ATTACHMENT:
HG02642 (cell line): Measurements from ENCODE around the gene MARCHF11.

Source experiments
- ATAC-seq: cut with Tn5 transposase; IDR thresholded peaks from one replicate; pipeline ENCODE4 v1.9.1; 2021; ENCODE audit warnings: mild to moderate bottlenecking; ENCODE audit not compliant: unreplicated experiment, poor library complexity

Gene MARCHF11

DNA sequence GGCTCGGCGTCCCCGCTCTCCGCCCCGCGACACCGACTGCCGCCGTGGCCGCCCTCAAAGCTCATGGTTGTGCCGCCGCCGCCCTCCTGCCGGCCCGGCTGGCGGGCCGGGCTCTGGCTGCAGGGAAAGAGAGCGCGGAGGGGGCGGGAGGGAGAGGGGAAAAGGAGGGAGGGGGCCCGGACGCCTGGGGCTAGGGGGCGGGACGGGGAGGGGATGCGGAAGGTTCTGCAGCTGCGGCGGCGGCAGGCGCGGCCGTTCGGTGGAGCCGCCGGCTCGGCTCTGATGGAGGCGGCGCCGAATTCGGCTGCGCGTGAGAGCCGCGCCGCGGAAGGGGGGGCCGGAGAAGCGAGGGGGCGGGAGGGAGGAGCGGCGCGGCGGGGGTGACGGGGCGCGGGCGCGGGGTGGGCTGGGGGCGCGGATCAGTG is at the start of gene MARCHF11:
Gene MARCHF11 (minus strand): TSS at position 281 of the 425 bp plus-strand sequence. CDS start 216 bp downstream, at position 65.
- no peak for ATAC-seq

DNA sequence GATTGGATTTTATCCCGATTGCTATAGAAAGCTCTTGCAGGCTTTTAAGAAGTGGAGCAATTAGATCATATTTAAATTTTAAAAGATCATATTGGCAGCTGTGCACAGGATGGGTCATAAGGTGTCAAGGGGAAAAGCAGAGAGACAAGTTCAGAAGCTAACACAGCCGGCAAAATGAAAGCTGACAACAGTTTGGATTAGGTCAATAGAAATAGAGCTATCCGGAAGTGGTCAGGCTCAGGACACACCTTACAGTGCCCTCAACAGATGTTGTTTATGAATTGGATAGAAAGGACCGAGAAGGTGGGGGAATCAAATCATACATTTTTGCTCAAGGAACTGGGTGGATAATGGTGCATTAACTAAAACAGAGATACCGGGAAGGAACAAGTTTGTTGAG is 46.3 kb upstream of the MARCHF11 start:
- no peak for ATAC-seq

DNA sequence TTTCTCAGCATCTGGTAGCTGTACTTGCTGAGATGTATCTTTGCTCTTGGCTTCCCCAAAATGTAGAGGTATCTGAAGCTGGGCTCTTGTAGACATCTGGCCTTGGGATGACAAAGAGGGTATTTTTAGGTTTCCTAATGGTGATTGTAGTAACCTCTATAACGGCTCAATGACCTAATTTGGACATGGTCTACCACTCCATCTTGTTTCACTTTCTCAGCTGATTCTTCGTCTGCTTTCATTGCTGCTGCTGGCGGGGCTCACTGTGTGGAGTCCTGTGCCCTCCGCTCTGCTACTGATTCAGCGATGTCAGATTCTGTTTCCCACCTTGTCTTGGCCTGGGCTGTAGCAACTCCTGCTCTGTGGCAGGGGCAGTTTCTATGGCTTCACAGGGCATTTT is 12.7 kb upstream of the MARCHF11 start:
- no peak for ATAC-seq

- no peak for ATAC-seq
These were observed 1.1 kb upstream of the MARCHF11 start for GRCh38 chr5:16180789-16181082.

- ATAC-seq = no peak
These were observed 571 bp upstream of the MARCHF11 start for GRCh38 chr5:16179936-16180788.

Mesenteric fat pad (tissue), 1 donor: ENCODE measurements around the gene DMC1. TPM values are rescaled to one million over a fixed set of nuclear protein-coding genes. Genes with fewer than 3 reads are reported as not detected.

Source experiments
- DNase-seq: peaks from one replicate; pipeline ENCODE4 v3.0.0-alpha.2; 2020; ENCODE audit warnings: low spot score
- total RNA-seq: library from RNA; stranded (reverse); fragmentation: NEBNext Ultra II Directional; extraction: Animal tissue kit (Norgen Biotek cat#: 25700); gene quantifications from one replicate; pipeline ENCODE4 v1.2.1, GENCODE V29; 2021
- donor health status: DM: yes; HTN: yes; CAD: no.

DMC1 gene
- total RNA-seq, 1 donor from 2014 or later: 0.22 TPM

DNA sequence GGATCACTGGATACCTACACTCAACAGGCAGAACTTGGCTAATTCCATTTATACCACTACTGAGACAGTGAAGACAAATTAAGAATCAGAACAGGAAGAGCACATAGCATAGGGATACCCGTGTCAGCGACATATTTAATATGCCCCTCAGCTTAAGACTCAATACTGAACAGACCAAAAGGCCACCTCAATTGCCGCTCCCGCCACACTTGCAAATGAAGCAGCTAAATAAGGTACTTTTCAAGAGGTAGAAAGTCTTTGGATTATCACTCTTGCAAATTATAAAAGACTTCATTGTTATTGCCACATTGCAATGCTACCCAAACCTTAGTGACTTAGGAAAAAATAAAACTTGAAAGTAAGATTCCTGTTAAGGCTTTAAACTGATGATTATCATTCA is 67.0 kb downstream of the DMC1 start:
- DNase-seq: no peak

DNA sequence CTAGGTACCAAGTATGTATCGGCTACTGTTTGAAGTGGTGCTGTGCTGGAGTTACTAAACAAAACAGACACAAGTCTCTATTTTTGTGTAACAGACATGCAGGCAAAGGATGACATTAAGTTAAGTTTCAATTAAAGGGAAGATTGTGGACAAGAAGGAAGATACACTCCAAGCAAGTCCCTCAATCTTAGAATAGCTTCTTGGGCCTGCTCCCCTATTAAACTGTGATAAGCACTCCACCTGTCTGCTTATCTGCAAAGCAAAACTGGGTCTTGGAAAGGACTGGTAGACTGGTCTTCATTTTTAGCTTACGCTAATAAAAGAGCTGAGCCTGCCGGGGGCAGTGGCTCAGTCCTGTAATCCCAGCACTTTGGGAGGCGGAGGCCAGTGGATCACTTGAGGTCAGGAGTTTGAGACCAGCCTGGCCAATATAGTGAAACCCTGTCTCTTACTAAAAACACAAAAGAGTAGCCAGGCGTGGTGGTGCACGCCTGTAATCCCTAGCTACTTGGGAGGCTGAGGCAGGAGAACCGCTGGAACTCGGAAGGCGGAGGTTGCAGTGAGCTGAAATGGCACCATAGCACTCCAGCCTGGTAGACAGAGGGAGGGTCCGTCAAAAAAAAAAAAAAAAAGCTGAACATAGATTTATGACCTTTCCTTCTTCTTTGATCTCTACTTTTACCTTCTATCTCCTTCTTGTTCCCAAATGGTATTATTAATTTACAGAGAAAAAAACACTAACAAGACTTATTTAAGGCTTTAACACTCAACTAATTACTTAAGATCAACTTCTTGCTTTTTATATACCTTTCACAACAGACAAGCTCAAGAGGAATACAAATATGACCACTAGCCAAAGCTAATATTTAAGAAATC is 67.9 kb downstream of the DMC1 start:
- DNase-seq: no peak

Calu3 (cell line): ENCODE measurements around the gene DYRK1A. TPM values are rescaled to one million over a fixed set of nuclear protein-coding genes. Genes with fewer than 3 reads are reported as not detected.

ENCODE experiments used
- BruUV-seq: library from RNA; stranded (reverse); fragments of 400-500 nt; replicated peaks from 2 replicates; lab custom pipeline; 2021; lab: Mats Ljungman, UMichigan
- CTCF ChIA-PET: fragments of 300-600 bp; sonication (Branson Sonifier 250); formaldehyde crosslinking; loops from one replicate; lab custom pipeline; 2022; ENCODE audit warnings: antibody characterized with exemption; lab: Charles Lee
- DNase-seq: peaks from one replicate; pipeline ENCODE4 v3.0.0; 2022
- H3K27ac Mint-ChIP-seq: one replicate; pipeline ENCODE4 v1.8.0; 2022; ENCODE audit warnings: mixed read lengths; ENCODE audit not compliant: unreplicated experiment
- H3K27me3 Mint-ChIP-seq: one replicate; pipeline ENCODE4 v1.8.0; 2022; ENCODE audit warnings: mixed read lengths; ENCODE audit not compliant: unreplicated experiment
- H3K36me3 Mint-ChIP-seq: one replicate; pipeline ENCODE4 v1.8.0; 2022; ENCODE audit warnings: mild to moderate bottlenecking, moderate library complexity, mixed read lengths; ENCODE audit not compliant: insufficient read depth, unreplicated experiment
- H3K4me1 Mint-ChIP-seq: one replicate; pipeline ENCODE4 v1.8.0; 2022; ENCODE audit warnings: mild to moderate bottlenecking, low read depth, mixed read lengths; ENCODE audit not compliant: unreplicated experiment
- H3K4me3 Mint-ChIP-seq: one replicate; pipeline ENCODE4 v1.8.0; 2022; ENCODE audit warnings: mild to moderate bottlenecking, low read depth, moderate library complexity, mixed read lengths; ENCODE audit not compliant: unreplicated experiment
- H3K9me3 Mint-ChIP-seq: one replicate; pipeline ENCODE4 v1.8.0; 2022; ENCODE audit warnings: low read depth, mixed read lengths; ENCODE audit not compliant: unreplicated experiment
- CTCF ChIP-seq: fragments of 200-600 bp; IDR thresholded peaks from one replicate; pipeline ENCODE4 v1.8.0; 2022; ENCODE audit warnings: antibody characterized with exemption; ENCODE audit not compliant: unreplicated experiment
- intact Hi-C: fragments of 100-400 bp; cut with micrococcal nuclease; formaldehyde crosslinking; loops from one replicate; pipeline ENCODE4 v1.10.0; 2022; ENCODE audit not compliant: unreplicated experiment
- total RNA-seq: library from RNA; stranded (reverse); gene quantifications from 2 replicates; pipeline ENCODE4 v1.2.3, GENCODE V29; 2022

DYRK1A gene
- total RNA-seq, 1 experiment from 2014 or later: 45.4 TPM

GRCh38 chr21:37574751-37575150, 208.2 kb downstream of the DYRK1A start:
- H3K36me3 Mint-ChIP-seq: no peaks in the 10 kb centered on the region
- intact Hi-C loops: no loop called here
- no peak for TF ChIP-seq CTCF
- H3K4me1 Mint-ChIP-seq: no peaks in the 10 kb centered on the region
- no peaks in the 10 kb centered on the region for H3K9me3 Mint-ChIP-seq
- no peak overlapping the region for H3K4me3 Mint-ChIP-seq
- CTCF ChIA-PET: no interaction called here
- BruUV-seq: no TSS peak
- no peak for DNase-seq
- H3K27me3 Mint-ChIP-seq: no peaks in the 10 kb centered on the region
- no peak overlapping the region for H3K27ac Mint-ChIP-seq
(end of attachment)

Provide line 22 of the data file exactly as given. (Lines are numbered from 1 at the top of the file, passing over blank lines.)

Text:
- total RNA-seq, 1 donor from 2014 or later: 0.22 TPM